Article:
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Control of Current Hysteresis of Networked Single-Walled Carbon Nanotube Transistors by a Ferroelectric Polymer Gate Insulator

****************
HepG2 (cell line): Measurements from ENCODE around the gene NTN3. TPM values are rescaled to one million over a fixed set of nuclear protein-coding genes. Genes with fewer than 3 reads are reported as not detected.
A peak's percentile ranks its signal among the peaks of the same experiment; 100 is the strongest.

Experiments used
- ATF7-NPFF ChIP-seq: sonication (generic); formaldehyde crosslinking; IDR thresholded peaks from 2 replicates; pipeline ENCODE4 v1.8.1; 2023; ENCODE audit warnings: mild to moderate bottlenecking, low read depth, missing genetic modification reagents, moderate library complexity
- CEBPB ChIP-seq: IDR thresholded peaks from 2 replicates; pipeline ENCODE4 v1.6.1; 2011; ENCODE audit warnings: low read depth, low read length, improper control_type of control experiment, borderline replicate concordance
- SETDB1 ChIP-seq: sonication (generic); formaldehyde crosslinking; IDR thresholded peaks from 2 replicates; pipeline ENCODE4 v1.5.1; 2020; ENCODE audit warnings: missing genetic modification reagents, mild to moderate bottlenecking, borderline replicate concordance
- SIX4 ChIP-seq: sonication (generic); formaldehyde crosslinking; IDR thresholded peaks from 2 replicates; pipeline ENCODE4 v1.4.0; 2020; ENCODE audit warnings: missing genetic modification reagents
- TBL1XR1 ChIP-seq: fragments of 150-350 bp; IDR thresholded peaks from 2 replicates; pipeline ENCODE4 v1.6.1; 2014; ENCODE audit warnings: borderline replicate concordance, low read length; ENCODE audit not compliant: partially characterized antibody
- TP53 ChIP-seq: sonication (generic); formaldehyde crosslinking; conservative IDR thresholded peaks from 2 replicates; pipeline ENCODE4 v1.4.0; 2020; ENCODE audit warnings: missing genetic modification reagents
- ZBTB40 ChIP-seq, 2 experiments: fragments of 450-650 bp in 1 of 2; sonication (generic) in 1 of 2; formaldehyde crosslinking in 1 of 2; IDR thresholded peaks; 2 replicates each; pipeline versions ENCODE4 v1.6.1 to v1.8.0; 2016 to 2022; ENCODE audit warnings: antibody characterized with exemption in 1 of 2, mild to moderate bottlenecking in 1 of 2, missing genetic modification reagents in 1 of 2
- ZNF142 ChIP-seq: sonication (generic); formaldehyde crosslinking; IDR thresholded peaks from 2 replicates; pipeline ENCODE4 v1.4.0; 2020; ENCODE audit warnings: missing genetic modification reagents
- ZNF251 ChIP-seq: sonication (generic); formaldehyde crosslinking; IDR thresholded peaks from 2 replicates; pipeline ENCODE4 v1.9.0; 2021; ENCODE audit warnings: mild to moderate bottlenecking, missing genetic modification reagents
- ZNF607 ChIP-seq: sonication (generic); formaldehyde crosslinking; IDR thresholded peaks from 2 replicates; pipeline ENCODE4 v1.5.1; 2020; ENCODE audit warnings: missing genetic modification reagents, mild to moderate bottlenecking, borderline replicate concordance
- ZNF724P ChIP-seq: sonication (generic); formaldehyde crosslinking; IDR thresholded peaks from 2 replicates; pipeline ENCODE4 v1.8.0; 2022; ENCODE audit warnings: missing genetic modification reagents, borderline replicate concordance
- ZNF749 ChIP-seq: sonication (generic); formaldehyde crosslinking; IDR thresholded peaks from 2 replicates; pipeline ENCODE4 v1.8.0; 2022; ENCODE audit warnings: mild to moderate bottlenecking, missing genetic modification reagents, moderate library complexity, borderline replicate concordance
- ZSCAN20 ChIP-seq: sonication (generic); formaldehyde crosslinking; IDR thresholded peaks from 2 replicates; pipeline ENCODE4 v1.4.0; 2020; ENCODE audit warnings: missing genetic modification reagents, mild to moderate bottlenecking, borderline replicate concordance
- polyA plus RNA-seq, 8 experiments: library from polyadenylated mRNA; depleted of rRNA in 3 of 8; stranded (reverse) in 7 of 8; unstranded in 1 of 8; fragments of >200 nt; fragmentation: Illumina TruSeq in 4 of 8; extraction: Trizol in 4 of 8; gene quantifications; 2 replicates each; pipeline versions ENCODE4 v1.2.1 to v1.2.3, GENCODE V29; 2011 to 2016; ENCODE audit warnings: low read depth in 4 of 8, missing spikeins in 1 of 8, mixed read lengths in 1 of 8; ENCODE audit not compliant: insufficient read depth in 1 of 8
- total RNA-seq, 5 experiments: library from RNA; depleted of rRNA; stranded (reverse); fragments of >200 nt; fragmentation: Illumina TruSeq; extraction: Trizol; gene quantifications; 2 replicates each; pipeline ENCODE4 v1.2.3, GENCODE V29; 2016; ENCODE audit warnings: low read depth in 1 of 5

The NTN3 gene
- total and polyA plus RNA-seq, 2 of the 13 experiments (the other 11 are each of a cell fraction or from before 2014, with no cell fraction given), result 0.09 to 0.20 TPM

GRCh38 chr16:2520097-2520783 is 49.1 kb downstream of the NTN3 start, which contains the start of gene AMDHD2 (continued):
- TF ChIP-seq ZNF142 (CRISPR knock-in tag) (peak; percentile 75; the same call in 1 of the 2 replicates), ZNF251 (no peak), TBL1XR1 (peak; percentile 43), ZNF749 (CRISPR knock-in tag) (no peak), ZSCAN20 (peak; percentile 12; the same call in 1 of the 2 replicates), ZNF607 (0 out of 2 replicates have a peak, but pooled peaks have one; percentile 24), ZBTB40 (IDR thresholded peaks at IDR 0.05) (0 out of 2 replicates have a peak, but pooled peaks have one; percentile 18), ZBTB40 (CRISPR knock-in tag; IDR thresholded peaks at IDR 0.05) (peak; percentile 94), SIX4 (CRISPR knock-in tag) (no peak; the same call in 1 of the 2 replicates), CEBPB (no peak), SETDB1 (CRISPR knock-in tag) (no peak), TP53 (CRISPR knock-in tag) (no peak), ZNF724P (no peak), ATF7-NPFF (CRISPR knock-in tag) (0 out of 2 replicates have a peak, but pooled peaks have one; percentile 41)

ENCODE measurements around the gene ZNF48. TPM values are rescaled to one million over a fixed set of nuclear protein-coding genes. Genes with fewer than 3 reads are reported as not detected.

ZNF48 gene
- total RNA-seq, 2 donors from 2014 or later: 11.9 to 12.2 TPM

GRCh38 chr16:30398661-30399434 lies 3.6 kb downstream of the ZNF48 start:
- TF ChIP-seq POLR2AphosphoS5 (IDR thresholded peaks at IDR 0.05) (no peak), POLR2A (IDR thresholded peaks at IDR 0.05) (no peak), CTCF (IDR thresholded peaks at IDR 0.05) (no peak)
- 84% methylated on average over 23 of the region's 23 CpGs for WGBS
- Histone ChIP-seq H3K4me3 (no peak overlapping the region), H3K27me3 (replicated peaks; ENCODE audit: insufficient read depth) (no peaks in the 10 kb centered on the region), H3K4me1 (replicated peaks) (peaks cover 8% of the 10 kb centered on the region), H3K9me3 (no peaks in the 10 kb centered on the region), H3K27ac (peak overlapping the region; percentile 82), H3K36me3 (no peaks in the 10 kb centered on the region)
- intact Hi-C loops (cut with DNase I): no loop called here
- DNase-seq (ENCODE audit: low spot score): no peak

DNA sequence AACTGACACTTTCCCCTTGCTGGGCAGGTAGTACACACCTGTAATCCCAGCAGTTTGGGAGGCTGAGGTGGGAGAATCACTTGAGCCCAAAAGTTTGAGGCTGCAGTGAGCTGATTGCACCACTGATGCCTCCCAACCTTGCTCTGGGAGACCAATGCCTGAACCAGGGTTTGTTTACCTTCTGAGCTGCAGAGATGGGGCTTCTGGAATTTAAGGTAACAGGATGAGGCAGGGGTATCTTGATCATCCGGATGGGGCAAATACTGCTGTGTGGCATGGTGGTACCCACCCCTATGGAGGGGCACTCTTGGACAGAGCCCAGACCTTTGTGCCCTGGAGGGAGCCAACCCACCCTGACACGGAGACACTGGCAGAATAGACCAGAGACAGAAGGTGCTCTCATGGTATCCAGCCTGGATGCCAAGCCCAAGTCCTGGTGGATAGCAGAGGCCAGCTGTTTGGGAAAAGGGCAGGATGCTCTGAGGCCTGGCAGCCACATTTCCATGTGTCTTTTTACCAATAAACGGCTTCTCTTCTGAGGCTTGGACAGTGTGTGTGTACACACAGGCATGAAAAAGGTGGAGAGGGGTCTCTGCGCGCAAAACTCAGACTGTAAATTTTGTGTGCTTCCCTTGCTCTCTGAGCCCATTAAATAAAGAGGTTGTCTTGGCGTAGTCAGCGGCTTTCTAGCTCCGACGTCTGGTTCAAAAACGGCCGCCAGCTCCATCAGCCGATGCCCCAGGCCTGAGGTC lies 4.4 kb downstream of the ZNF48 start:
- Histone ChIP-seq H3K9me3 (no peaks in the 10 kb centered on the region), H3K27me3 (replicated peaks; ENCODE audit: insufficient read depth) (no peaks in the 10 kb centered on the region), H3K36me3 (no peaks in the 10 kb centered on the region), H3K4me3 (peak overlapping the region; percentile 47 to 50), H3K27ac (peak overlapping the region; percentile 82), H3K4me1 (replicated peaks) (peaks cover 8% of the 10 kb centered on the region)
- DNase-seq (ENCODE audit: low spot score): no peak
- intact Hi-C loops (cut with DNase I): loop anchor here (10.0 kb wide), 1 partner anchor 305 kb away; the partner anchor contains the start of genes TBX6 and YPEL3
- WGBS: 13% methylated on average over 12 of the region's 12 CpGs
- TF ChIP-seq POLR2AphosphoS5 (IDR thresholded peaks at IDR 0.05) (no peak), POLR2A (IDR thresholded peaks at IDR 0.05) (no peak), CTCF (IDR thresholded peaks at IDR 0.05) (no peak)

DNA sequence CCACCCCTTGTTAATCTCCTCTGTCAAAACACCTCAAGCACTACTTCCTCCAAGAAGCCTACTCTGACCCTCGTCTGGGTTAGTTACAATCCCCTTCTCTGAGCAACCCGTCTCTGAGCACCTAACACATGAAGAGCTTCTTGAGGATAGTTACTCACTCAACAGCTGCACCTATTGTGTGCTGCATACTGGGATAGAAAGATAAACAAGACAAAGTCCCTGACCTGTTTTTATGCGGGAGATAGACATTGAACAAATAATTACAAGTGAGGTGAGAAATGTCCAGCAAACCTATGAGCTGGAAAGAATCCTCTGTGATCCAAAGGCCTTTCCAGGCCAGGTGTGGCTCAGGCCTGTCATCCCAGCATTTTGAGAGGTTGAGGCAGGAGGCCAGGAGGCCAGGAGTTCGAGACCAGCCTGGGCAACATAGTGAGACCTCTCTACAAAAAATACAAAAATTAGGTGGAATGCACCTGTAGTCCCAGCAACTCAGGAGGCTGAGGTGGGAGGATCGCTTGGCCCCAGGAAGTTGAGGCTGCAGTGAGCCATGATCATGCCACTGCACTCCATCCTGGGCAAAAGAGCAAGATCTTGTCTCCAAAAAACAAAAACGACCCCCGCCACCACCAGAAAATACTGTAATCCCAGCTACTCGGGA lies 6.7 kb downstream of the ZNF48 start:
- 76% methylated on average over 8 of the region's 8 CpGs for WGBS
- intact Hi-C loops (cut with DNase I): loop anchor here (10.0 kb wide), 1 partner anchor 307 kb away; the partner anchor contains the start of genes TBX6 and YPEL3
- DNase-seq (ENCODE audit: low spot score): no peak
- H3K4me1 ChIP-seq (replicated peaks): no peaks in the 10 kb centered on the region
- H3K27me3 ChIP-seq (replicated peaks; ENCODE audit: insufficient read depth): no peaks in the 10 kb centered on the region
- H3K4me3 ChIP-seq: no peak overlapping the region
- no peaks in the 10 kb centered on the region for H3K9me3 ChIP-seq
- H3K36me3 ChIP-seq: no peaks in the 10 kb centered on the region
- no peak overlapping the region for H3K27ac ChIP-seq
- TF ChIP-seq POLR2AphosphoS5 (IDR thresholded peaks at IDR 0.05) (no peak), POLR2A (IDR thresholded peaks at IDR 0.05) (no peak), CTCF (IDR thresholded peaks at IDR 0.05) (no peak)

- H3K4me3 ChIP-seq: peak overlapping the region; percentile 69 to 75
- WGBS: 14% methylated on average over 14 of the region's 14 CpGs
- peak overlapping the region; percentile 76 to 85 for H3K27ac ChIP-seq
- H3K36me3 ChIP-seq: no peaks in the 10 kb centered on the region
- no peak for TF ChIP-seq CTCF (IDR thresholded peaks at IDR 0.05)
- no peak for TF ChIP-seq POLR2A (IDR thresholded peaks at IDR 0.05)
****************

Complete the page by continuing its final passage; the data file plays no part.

Films made of 2D networks of single-walled carbon nanotubes (SWNTs) are one of the most promising active-channel materials for field-effect transistors (FETs) and have a variety of flexible electronic applications, ranging from biological and chemical sensors to high-speed switching devices. Challenges, however, still remain due to the current hysteresis of SWNT-containing FETs, which has hindered further development. A new and robust method to control the current hysteresis of a SWNT-network FET is presented, which involves the non-volatile polarization of a ferroelectric poly(vinylidene fluoride-trifluoroethylene) (P(VDF-TrFE)) gate insulator. A top-gate FET with a solution-processed SWNT-network exhibits significant suppression of the hysteresis when the gate-voltage sweep is greater than the coercive field of the ferroelectric polymer layer (≈50 MV m−1). These near-hysteresis-free characteristics are believed to be due to the characteristic hysteresis of the P(VDF-TrFE), resulting from its non-volatile polarization, which makes effective compensation for the current hysteresis of the SWNT-network FETs. The onset voltage for hysteresis-minimized operation is able to be tuned simply by controlling the thickness of the ferroelectric film, which opens the possibility of operating hysteresis-free devices with gate voltages down to a few volts.